Sounds like you have 3 machines in the router with 2 behind the NAT firewall with one in the DMZ or outside the firewall.

    Router gets its WAN IP from the modem (cable or DSL). This IP is used as the address for all public traffic.

    Each of the three machines is assigned an "in-house" IP by the router as they log in (usually something like (, then 11, 12, etc...).

    Machine 1 at IP ..10 sends a packet to a website. The router grabs the packet, changes the IP address to the public IP and a few bits to show it came from machine 1 and forwards it on to the website. The website responds to the packet, the router grabs the packet and converts it from the public IP back to machine 1's ..10 IP and forwards it. Normally any packets coming in that have not been requested by a machine inside the NAT are dropped. Thus the firewall effect of NAT. This changes however when you do port forwarding. Say you want to run an ftp on machine 2 at IP You tell the router to forward all requests at port 21 to machine 2. So again an internet request comes in on your public IP for ftp port 21. The Router grabs it and sends it to machine 2 at IP ..12 instead of throwing it away as it would have normally.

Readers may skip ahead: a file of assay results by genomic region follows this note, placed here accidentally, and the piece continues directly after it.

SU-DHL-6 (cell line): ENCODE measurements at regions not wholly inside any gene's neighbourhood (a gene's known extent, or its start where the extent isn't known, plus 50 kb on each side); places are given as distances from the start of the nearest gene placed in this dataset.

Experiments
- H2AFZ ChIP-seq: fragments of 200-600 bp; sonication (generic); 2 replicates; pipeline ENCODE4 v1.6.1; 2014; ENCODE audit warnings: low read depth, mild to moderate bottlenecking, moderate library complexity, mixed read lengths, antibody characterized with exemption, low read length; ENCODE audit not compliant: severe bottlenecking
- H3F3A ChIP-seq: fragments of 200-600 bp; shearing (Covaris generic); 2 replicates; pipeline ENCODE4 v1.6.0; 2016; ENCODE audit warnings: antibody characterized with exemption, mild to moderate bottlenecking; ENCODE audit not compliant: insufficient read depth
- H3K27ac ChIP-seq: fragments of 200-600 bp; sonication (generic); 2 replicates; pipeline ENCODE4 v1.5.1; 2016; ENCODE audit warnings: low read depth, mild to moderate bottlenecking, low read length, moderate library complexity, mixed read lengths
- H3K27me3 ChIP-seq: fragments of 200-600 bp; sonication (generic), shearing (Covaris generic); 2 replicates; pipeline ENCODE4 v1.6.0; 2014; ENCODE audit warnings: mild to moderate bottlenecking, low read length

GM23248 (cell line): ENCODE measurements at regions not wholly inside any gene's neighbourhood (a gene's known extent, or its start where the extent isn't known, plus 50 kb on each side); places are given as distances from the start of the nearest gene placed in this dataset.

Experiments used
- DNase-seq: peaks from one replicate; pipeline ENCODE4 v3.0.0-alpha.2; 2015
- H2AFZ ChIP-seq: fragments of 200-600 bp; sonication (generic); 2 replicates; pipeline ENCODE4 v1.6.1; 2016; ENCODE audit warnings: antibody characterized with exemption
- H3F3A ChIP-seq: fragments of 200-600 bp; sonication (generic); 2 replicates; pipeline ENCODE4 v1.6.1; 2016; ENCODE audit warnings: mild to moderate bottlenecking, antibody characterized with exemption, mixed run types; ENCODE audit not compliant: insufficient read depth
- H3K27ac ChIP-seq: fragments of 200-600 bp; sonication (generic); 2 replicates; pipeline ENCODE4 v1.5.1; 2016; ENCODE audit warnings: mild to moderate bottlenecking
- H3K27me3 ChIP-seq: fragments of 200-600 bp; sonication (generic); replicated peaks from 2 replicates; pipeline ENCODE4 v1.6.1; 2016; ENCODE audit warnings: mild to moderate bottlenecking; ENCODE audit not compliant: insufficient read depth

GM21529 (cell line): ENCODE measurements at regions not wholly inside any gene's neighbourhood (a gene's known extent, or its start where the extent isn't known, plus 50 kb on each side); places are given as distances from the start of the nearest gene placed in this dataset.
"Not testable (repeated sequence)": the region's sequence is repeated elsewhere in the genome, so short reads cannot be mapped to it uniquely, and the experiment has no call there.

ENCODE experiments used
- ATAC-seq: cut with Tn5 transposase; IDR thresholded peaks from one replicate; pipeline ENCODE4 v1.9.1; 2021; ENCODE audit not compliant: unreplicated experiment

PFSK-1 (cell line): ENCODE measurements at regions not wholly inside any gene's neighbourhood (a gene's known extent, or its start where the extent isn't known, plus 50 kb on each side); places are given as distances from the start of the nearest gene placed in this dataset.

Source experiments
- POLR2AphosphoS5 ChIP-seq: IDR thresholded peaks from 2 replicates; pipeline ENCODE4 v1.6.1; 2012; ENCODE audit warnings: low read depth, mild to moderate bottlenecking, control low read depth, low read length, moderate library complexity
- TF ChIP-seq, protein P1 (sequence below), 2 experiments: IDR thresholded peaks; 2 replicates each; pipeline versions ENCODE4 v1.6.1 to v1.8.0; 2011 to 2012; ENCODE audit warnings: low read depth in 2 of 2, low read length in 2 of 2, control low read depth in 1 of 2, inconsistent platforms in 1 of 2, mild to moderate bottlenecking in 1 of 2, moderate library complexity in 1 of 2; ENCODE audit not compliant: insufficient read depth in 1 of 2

Now as for machine 3 in the DMZ. It's really not outside the firewall. It really is just that you tell the router to send all not requested traffic to machine 3 instead of dropping it. Kind of like mass port forwarding. Requested traffic would be traffic tagged as coming from machine 1 or 2.

    As you probably know NAT stands for Network Address Translation. So a router is effectively translating IP addresses from public to in-house and vice versa and routing them to the appropriate machine in-house. Not much more complex than that.

    It simply is scanning the packets to see if they are "tagged" and therefore asked for and if not dropping them giving you some basic firewall protection.

    Hope some of this makes sense to someone besides me. Then again I'm not to sure it makes all that much sense to me.
  • EMTEMT Seattle, WA Icrontian
    edited June 2003
    Here's the deal with 5190. From a netstat -n it looks like AIM creates 3 connections to 3 hosts on port 5190. But port 5190 is not on your side. It's on the 3 computers run by AOL. Each of your computers is connecting FROM a different point. Here:

    Proto. Local Address . . . . .Foreign Address . . . .State